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Everything You Need to Know About Seasonal Affective Disorder (SAD)

Discover how shorter days and longer nights could be causing some of us to feel irritable, anxious or even depressed.  

It’s normal for some of us to feel a little low after the festive period. We find ourselves settling back into our usual routines and a seemingly long, dark January looms ahead of us.

But you might have been feeling these winter blues long before the post-Christmas period.

Seasonal Affective Disorder (SAD) or seasonal depression affects 1 in 3 of us and is typically experienced during the winter months when there’s significantly less hours of sunlight each day.

The weather has more of an effect on us than we might think. It in fact dictates much of our lives, from what we wear to what we eat and where we go, so it’s no surprise it can impact our mental health too.

There’s a strong link between the weather and wellbeing, with 57% of adults saying their overall mood is worse during the winter compared to the summer.

Low moods are a common symptom of SAD but unfortunately, there are many other mental physical symptoms which can occur. These can range from fatigue, irritability and anxiety to experiencing trouble with sleeping and even unexplained aches and pains.

The severity of these symptoms can vary for each individual. For many of us these begin during the  autumn when the clocks go back in October and get progressively worse as winter sets in.

According to the NHS, the exact cause of SAD isn’t fully understood but research suggests that these symptoms are a direct correlation of reduced exposure to sunlight.

Lack of sunlight prevents a part of the brain, the hypothalamus, from working properly. This can affect our production of melatonin, a hormone that makes you feel sleepy, causing people with SAD to experience heightened levels of fatigue. Reduced exposure to sunlight can also lead to lower serotonin levels, a hormone commonly referred to as ‘the happy hormone’. Serotonin is something that affects our mood, appetite and sleep, and a lack of it can even lead to feelings of depression.

There is currently limited research into whether specific treatments can help with SAD. Therefore, The National Institute for Health and Care Excellence (NICE) suggests that SAD should be treated in the same way as other types of depression.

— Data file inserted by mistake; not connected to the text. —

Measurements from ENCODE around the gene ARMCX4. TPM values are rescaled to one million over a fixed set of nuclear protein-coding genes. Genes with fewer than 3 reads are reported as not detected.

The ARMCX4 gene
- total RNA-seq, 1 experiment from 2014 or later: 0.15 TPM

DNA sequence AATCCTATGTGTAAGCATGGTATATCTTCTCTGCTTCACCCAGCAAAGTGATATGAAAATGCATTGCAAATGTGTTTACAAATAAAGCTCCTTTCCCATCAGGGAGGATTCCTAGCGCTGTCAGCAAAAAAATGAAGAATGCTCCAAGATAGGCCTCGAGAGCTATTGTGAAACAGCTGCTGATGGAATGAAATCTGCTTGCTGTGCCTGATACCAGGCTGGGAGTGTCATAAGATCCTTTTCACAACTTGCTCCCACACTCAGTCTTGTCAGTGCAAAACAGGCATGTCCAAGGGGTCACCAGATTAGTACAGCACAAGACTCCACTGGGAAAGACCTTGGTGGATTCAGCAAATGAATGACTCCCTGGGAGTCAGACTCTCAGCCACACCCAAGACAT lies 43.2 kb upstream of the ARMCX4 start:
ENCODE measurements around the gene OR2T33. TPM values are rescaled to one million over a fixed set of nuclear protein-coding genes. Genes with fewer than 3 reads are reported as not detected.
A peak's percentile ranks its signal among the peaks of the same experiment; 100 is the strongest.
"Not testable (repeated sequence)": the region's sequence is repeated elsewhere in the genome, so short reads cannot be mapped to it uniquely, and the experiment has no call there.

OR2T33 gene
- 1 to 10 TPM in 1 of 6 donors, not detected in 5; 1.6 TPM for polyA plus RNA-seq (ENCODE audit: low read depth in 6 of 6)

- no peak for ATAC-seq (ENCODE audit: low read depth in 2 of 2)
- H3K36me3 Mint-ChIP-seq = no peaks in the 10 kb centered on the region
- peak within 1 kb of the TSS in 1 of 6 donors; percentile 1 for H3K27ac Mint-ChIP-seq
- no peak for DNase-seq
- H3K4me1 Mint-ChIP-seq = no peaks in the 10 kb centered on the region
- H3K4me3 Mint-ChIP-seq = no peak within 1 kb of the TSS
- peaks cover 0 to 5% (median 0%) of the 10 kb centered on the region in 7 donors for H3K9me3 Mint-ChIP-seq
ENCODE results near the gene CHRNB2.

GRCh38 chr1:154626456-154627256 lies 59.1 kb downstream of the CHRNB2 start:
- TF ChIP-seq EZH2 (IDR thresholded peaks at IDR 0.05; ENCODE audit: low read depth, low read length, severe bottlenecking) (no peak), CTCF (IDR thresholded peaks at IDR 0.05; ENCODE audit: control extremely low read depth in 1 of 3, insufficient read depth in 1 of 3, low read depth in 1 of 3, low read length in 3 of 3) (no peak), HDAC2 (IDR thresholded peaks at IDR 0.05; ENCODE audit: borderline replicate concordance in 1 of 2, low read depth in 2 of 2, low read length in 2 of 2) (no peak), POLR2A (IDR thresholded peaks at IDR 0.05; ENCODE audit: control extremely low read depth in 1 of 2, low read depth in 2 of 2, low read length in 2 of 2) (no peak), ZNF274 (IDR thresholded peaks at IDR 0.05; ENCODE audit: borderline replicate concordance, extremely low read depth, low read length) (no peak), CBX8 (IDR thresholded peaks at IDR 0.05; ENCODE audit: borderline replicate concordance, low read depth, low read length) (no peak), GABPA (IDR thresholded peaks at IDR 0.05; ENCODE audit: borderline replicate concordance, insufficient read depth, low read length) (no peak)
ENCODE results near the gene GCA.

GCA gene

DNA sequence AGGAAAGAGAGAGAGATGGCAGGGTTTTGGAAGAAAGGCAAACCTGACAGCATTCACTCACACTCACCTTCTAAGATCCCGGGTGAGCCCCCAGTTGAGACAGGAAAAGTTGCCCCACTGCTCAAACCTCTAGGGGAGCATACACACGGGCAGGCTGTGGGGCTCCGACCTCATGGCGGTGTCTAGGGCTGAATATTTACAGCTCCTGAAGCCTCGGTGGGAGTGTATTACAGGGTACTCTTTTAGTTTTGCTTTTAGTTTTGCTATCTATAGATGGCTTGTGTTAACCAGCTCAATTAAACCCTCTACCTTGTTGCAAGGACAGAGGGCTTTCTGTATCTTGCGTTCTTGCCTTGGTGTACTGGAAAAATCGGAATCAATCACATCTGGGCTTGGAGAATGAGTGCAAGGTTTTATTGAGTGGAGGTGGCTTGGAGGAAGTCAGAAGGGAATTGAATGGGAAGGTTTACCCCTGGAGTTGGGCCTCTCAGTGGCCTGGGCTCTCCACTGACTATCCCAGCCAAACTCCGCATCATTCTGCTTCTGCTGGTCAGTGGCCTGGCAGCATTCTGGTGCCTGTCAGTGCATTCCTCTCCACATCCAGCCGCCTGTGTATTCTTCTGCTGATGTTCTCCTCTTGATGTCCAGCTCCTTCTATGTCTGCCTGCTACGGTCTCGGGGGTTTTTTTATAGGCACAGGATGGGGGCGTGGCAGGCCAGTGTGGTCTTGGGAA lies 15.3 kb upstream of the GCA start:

If you think you could be suffering from SAD try the following methods but if your symptoms persist, please seek professional advice from your GP!

1. Talking Therapy 

Cognitive Behavioural Therapy (CBT) is a common way to treat depression and anxiety, two symptoms which occur when suffering from SAD. CBT is a form of talking therapy which can help you to manage your problems by changing the way you think and behave. For an in depth introduction to CBT click here.

Don’t forget, simply opening up to a family members or close friends can be really beneficial in helping us manage and process thoughts and feelings. So, the next time you are feeling a little overwhelmed, grabbing a quick coffee or phoning up a friend could help lift those winter blues.

2. Light Therapy 

Research shows that light therapy can be beneficial at reducing depression in patients with SAD. One study found that patients who were exposed to white fluorescent light for 20 minutes experienced a significant and immediate reduction in feelings of depression.

The best way to conduct light therapy is to purchase a light therapy box or lamp. These emit bright light that mimics natural outdoor light, helping to boost serotonin and melatonin levels, reducing symptoms of SAD.

3. Lifestyle Measures 

Day to day, try and get as much natural sunlight as possible. This can be achieved by walking  or exercising outdoors if possible. Research has also shown that increasing our activity levels can significantly reduce feelings of depression as exercise causes our bodies to produce serotonin, the happy hormone!

Getting enough sleep and consuming a balanced diet can also reduce fatigue, a common symptom of SAD. Discover more ways you can boost your energy levels here. 

Seasonal Affective Disorder is something you could be suffering from without even realising it. Ensure you listen to your body and implement measures to help manage your symptoms but always seek professional help if you’re symptoms fail to subside!

For more ways to improve your mental health, discover these 5 self-care tips. Feel free to join Simone Thomas’ Wellness World on Facebook and become a part of a community which prides themselves on helping one another whilst discussing all things health and wellness.